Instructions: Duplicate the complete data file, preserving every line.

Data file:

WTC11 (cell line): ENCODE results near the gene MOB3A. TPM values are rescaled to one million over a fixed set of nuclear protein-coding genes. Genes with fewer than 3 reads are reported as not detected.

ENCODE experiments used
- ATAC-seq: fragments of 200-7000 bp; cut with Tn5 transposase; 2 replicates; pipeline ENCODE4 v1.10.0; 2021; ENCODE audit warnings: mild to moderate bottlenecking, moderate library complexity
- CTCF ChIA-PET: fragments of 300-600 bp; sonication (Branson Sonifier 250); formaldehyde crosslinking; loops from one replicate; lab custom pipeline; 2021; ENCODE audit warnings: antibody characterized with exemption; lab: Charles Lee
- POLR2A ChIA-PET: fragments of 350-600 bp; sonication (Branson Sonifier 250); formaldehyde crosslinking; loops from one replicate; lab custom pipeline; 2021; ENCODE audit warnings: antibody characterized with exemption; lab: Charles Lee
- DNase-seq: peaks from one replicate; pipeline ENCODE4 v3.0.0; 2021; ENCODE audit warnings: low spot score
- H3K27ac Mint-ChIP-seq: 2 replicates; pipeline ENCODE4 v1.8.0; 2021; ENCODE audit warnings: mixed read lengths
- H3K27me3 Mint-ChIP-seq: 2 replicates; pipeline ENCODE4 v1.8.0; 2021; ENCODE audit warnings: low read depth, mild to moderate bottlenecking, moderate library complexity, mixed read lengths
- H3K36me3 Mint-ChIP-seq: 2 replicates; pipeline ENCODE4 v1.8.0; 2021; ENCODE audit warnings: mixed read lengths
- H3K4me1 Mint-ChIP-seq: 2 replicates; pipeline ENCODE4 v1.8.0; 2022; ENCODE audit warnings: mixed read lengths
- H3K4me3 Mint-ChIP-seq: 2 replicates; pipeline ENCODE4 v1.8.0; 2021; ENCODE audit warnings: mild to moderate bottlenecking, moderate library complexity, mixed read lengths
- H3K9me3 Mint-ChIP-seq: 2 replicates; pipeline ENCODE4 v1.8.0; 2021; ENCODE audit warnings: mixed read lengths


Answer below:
WTC11 (cell line): ENCODE results near the gene MOB3A. TPM values are rescaled to one million over a fixed set of nuclear protein-coding genes. Genes with fewer than 3 reads are reported as not detected.

ENCODE experiments used
- ATAC-seq: fragments of 200-7000 bp; cut with Tn5 transposase; 2 replicates; pipeline ENCODE4 v1.10.0; 2021; ENCODE audit warnings: mild to moderate bottlenecking, moderate library complexity
- CTCF ChIA-PET: fragments of 300-600 bp; sonication (Branson Sonifier 250); formaldehyde crosslinking; loops from one replicate; lab custom pipeline; 2021; ENCODE audit warnings: antibody characterized with exemption; lab: Charles Lee
- POLR2A ChIA-PET: fragments of 350-600 bp; sonication (Branson Sonifier 250); formaldehyde crosslinking; loops from one replicate; lab custom pipeline; 2021; ENCODE audit warnings: antibody characterized with exemption; lab: Charles Lee
- DNase-seq: peaks from one replicate; pipeline ENCODE4 v3.0.0; 2021; ENCODE audit warnings: low spot score
- H3K27ac Mint-ChIP-seq: 2 replicates; pipeline ENCODE4 v1.8.0; 2021; ENCODE audit warnings: mixed read lengths
- H3K27me3 Mint-ChIP-seq: 2 replicates; pipeline ENCODE4 v1.8.0; 2021; ENCODE audit warnings: low read depth, mild to moderate bottlenecking, moderate library complexity, mixed read lengths
- H3K36me3 Mint-ChIP-seq: 2 replicates; pipeline ENCODE4 v1.8.0; 2021; ENCODE audit warnings: mixed read lengths
- H3K4me1 Mint-ChIP-seq: 2 replicates; pipeline ENCODE4 v1.8.0; 2022; ENCODE audit warnings: mixed read lengths
- H3K4me3 Mint-ChIP-seq: 2 replicates; pipeline ENCODE4 v1.8.0; 2021; ENCODE audit warnings: mild to moderate bottlenecking, moderate library complexity, mixed read lengths
- H3K9me3 Mint-ChIP-seq: 2 replicates; pipeline ENCODE4 v1.8.0; 2021; ENCODE audit warnings: mixed read lengths